The Gallop Report

A Raccoon Tale

March 25, 2010

When curiosity could kill the horse.

Image from Wikipedia Commons, posted by user Korall.

Zen, my 4-year-old mare that I’m bringing along, has the most amazing sense of curiosity. She’s inquisitive and eager to learn — qualities you love to find in a horse. Except for yesterday, when it could have proved disastrous.

It unfolded around lunch time, when I went to check on the barking dogs (who are penned), expecting to find a barn-cat tussle. Instead, I found a raccoon, nestled up by the water tank in the horse pasture. He didn’t run away, but just hunkered down to watch me. Human voices didn’t send him skittering away, either.  When he finally did walk off, he was slow and unsure in his movements. Of course, anything could have been wrong with him, but my mind was flashing one word: RABIES.

I called Chad, asking him to come bearing arms. As I’ve talked about here before, we hate killing anything, but a potentially rabid animal? That’s an automatic trip to raccoon heaven. I shut the two mares, Zen and Sooner, out of that section of pasture and began going over them, making sure they hadn’t tussled with the varmit. When I found the raccoon, the horses were nowhere near it — but I didn’t know how long it had been there, either.

Sooner got the first inspection. She’s such a beautiful mare, I could stare at her for hours. So I admired her feminine-but-muscular form as I walked around her, grumbled briefly about all the sorrel hair that’s shedding off in insane quantities, and then pronounced her OK. No scratches or any other signs that she might have had any contact with the ‘coon.

Meanwhile, Zen was hanging over my shoulder, wondering what was going on and why the attention wasn’t going to her. She seemed satisfied when I began running my hands over her rose-gray body, from neck to hooves to tail. All clear so far. And then she turned to look at me, and I saw It. A small dot of blood on her nose — on just exactly the spot you’d expect her to nudge a strange object with. A strange, not-wanting-to-move, furry object. That word, RABIES, that had been flashing in my mind earlier was now accompanied by lights, sirens and adrenaline.

The vet’s office was closed for lunch, so I busied myself cleaning the small wound with some diluted iodine. It really was small, and judging from the amount of blood, not very deep. Could it have been a tooth or claw? Maybe. Maybe not. I called our local game warden, a friend of ours, to get his thoughts. He said he didn’t necessarily need to get involved, and since no humans had been exposed, testing of the raccoon would not be required. We were just to dispose of the carcass so that no other animals could eat it (being careful to avoid contact with it ourselves) and get on the phone with our vet to talk about the horse.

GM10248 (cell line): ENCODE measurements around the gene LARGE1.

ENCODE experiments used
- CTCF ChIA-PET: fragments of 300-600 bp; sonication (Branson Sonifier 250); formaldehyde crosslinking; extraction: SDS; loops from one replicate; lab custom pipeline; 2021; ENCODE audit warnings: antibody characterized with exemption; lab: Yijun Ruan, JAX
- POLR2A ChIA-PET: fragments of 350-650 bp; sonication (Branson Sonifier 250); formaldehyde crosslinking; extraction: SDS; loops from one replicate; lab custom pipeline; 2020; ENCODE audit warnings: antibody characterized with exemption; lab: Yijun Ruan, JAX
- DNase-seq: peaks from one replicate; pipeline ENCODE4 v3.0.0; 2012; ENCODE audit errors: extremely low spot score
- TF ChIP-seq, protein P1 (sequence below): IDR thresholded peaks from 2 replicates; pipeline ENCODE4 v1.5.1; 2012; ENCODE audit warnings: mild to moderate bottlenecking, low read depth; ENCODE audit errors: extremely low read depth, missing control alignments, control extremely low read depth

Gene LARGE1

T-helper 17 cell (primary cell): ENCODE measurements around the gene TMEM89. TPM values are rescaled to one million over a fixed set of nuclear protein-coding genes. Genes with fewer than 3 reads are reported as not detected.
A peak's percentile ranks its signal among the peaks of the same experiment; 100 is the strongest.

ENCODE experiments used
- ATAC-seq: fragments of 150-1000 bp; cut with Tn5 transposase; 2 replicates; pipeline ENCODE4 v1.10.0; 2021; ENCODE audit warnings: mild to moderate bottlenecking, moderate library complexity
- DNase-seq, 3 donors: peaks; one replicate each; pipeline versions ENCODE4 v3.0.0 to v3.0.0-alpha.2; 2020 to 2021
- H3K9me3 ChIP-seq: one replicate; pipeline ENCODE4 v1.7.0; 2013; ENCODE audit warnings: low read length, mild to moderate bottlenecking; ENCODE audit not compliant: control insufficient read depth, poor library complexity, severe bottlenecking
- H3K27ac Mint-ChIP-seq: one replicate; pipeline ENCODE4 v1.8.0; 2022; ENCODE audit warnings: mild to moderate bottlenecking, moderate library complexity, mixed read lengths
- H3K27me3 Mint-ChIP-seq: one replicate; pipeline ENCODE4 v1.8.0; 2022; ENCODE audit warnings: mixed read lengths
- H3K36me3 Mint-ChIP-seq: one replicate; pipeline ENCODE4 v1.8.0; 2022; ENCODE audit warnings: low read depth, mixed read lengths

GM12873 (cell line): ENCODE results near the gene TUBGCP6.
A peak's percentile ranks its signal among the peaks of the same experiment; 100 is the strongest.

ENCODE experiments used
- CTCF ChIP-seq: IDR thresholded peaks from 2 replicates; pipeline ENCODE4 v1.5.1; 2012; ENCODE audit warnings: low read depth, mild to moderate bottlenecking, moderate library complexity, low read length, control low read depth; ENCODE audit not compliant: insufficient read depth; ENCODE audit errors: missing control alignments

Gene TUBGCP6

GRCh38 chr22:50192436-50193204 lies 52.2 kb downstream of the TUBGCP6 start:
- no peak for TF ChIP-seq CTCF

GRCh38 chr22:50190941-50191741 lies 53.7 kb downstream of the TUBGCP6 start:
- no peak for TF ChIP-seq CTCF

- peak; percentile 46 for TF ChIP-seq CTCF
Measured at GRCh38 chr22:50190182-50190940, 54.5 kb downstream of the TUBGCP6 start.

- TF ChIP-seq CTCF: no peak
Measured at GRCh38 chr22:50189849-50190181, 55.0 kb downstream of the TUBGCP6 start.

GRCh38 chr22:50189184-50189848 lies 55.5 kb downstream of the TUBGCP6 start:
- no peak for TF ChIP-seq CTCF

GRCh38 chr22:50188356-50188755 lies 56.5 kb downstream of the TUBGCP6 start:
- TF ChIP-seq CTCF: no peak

Thankfully, the vet didn’t take his full lunch hour that day, and he answered the phone when I called. Even more thankfully, we had just given all of our horses their spring shots — including a rabies vaccine. The vet verified that Zen had previously been vaccinated for rabies (yes, every year!), and he assured me that she should be fine. “You’ve done all you can do,” he said.

Of course, as is my custom, once everything was squared away at the barn, I came inside and started Googling. Much of the information about equine rabies, I already knew, thanks to stories we’ve run in America’s Horse. But this little nugget from the American Association of Equine Practitioners jumped out at me: If an unvaccinated horse is exposed to a confirmed rabid animal … the recommendation is euthanasia. (Enter more lights and sirens here.)

We didn’t have a known exposure, nor did we have confirmation that the raccoon was rabid, but wow … it hit home to think that a chance encounter in Zen’s pasture could potentially end in euthanasia of this strong, brilliant, healthy horse. I’ve always been a believer in vaccinations, rabies in particular because I know the disease is invariably fatal. But I’ve never been more grateful to have a good immunization program in place.

Happy riding … and vaccinating!

Holly Clanahan

Holly Clanahan
Editor, America's Horse magazine